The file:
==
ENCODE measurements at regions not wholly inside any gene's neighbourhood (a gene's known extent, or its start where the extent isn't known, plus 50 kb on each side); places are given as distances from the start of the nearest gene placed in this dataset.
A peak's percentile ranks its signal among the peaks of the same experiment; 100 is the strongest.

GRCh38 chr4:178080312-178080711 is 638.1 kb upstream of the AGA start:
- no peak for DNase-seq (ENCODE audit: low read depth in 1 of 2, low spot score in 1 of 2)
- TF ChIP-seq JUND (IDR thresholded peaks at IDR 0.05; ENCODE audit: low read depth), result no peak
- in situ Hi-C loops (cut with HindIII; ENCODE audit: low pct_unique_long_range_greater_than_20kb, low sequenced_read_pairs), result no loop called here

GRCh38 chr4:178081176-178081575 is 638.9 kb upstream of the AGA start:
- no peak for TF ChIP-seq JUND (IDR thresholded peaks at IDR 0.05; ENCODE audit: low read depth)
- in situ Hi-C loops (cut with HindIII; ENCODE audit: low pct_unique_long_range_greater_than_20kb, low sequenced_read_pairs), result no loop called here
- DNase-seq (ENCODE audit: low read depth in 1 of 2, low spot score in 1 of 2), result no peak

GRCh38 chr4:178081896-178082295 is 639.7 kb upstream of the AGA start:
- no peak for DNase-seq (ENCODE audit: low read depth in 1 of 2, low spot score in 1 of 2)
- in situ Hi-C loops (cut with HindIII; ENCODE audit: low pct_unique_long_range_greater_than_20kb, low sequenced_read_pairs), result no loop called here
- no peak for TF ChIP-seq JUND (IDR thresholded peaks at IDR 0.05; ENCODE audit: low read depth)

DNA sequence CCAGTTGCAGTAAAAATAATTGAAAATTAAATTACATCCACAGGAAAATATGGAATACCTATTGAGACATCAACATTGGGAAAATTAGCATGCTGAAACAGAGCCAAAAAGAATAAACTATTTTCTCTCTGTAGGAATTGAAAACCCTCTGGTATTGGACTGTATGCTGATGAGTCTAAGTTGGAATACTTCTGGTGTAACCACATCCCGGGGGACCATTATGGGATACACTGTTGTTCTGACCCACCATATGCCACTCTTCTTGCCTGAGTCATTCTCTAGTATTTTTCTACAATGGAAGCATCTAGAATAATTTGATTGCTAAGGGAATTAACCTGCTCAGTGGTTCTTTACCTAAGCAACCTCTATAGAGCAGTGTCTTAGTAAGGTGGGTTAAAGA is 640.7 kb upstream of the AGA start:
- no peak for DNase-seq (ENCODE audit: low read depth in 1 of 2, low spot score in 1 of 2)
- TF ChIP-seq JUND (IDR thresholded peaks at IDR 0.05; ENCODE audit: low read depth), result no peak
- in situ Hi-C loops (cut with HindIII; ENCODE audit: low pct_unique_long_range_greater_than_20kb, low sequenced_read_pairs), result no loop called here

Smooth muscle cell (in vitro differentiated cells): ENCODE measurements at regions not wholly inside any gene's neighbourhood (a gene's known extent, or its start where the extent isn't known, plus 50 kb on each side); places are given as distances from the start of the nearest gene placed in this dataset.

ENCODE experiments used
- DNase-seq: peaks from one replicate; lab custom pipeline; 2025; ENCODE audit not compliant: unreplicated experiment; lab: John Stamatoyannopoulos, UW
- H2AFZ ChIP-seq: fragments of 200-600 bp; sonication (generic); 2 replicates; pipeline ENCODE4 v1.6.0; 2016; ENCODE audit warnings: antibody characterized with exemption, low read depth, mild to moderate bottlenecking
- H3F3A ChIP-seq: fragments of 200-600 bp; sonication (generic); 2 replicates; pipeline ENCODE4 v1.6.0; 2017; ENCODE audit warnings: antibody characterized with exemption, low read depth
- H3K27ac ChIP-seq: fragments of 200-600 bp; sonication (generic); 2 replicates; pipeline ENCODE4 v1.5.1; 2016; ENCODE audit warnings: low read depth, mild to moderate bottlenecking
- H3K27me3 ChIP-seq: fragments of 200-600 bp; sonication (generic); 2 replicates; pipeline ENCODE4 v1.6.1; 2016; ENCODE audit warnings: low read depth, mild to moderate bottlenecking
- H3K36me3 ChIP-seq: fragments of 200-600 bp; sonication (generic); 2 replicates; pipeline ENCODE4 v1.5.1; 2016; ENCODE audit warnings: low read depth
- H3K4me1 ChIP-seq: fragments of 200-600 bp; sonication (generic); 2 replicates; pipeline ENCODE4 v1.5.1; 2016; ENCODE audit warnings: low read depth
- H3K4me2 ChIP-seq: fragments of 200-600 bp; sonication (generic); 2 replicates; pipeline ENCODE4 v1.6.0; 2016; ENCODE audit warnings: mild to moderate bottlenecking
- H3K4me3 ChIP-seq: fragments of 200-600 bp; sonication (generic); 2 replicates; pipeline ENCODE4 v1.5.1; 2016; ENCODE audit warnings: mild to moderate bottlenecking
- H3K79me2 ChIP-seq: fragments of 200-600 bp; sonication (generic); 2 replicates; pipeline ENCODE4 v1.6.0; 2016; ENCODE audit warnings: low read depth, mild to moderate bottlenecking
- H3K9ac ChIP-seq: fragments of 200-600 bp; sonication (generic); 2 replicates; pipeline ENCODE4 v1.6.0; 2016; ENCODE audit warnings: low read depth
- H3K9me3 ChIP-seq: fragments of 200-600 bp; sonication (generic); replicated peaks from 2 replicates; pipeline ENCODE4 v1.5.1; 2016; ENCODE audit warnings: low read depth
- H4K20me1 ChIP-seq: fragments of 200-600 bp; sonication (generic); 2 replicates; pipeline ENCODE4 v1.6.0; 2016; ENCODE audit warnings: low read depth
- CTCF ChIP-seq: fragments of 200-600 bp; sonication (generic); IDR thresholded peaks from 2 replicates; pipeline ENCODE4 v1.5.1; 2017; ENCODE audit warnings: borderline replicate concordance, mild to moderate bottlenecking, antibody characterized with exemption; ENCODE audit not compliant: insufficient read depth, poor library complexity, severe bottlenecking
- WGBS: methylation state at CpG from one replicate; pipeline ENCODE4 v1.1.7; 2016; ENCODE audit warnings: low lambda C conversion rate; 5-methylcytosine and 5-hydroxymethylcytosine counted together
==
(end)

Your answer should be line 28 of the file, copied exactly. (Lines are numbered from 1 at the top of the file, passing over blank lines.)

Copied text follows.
- H3K4me2 ChIP-seq: fragments of 200-600 bp; sonication (generic); 2 replicates; pipeline ENCODE4 v1.6.0; 2016; ENCODE audit warnings: mild to moderate bottlenecking